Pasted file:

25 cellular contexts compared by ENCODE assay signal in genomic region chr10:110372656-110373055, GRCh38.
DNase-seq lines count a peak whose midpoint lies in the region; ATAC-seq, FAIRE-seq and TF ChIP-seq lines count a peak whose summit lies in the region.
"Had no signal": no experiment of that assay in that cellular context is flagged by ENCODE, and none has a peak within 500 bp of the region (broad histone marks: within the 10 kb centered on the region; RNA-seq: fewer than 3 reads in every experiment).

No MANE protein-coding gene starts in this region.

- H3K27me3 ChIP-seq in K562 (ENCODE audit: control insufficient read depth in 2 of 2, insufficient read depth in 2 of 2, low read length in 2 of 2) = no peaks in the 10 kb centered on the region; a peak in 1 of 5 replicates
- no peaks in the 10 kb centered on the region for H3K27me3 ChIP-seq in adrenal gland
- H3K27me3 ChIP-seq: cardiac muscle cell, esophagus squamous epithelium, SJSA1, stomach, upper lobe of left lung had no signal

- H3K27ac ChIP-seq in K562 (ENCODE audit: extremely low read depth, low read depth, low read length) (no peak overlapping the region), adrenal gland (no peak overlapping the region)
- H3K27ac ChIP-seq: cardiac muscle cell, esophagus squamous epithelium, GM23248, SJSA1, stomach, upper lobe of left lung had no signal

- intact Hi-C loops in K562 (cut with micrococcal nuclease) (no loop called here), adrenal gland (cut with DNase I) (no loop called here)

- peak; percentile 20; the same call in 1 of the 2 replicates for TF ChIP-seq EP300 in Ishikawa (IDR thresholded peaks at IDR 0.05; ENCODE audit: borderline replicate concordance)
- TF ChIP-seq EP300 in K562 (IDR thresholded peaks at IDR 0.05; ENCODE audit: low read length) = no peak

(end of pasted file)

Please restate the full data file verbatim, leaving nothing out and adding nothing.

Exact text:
25 cellular contexts compared by ENCODE assay signal in genomic region chr10:110372656-110373055, GRCh38.
DNase-seq lines count a peak whose midpoint lies in the region; ATAC-seq, FAIRE-seq and TF ChIP-seq lines count a peak whose summit lies in the region.
"Had no signal": no experiment of that assay in that cellular context is flagged by ENCODE, and none has a peak within 500 bp of the region (broad histone marks: within the 10 kb centered on the region; RNA-seq: fewer than 3 reads in every experiment).

No MANE protein-coding gene starts in this region.

- H3K27me3 ChIP-seq in K562 (ENCODE audit: control insufficient read depth in 2 of 2, insufficient read depth in 2 of 2, low read length in 2 of 2) = no peaks in the 10 kb centered on the region; a peak in 1 of 5 replicates
- no peaks in the 10 kb centered on the region for H3K27me3 ChIP-seq in adrenal gland
- H3K27me3 ChIP-seq: cardiac muscle cell, esophagus squamous epithelium, SJSA1, stomach, upper lobe of left lung had no signal

- H3K27ac ChIP-seq in K562 (ENCODE audit: extremely low read depth, low read depth, low read length) (no peak overlapping the region), adrenal gland (no peak overlapping the region)
- H3K27ac ChIP-seq: cardiac muscle cell, esophagus squamous epithelium, GM23248, SJSA1, stomach, upper lobe of left lung had no signal

- intact Hi-C loops in K562 (cut with micrococcal nuclease) (no loop called here), adrenal gland (cut with DNase I) (no loop called here)

- peak; percentile 20; the same call in 1 of the 2 replicates for TF ChIP-seq EP300 in Ishikawa (IDR thresholded peaks at IDR 0.05; ENCODE audit: borderline replicate concordance)
- TF ChIP-seq EP300 in K562 (IDR thresholded peaks at IDR 0.05; ENCODE audit: low read length) = no peak